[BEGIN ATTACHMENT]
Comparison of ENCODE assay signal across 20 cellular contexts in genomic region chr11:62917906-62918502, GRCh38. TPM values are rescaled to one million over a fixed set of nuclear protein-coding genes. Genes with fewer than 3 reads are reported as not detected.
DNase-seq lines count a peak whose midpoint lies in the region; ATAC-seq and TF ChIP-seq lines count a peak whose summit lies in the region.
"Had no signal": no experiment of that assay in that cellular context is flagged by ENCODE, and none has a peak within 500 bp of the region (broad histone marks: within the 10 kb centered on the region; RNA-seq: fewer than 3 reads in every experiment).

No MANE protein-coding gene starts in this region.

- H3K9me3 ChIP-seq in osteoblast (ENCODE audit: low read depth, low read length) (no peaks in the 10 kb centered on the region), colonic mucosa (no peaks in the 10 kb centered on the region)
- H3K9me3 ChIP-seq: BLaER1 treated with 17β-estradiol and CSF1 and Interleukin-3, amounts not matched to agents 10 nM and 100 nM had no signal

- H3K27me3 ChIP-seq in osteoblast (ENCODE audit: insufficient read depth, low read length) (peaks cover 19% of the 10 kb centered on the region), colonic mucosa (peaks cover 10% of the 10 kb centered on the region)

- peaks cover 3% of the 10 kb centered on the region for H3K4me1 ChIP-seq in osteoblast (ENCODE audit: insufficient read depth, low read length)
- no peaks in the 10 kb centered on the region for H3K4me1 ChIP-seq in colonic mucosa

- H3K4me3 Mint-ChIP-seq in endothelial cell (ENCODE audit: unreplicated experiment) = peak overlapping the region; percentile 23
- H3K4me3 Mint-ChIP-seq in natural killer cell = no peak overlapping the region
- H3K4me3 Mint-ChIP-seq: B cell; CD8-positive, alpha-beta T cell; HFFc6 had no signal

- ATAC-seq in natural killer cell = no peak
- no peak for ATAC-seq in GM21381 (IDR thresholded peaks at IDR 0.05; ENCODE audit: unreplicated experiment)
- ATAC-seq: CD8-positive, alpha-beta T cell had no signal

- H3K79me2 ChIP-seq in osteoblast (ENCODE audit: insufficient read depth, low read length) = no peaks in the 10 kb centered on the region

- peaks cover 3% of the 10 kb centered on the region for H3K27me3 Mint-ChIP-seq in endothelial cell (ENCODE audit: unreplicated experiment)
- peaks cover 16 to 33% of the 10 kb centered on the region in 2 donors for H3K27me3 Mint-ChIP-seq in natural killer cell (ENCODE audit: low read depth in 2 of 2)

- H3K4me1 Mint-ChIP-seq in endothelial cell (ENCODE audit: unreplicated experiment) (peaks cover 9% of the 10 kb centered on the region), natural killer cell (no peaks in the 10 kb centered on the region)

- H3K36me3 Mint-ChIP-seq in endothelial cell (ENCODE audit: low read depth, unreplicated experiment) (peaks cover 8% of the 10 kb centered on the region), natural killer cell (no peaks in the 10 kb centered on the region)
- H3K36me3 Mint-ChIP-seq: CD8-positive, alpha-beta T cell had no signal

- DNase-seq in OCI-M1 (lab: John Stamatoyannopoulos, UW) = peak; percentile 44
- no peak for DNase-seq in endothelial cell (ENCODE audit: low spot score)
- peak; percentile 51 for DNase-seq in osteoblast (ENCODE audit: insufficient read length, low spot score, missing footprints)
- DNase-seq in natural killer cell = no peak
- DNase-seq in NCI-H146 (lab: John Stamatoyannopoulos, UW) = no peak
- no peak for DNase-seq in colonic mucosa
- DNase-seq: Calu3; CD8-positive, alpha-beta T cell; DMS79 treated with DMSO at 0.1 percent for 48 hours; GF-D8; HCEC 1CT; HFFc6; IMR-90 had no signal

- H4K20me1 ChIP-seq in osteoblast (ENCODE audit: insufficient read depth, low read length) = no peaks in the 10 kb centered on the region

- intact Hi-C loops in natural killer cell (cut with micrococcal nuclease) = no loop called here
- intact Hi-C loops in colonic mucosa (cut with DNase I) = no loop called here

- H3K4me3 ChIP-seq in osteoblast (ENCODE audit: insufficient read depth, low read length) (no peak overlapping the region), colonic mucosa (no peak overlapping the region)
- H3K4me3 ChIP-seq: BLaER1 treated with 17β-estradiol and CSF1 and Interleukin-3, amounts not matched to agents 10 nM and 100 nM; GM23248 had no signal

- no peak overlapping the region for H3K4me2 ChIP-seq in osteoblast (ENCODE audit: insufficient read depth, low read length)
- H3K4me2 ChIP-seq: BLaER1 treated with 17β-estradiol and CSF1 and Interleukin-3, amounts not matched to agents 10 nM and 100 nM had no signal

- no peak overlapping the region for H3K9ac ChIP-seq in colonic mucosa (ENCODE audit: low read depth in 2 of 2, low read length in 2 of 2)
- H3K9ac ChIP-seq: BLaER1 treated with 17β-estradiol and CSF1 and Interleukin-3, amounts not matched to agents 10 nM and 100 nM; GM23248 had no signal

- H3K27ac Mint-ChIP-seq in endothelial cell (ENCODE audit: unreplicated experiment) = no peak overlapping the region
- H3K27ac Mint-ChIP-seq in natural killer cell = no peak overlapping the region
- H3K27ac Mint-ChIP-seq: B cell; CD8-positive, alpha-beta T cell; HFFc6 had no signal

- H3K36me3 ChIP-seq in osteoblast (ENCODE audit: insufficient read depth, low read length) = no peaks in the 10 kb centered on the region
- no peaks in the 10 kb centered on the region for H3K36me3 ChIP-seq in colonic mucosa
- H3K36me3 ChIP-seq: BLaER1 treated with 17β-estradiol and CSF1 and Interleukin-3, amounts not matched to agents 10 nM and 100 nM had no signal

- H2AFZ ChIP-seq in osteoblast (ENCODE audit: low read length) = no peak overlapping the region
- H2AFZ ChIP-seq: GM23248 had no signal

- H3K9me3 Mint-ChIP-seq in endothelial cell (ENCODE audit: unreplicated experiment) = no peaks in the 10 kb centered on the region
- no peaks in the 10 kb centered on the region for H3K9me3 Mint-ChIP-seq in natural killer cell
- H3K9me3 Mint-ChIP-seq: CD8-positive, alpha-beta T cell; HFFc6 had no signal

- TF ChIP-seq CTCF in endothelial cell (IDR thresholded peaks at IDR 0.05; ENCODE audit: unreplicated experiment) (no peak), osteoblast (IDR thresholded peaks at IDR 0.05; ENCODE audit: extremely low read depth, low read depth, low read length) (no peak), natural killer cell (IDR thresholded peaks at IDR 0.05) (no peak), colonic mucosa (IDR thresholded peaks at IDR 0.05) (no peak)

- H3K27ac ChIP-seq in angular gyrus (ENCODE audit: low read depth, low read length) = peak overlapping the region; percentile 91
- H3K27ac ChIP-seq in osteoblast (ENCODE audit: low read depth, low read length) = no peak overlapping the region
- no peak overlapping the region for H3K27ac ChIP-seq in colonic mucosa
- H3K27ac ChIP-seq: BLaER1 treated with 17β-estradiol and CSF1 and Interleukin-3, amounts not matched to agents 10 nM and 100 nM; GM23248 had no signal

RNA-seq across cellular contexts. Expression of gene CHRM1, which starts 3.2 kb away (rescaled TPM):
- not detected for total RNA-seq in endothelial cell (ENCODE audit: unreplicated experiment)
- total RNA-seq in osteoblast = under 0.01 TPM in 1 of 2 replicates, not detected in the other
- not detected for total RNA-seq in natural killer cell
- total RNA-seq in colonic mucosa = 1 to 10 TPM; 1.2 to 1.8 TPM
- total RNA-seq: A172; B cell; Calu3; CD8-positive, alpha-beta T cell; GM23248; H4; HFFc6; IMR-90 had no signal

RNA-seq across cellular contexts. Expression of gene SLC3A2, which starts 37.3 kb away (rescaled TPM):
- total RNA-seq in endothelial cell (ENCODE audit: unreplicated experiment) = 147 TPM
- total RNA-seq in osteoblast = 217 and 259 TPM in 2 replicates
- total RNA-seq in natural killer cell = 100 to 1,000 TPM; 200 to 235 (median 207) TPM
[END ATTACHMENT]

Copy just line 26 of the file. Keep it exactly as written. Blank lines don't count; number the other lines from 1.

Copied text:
- DNase-seq in NCI-H146 (lab: John Stamatoyannopoulos, UW) = no peak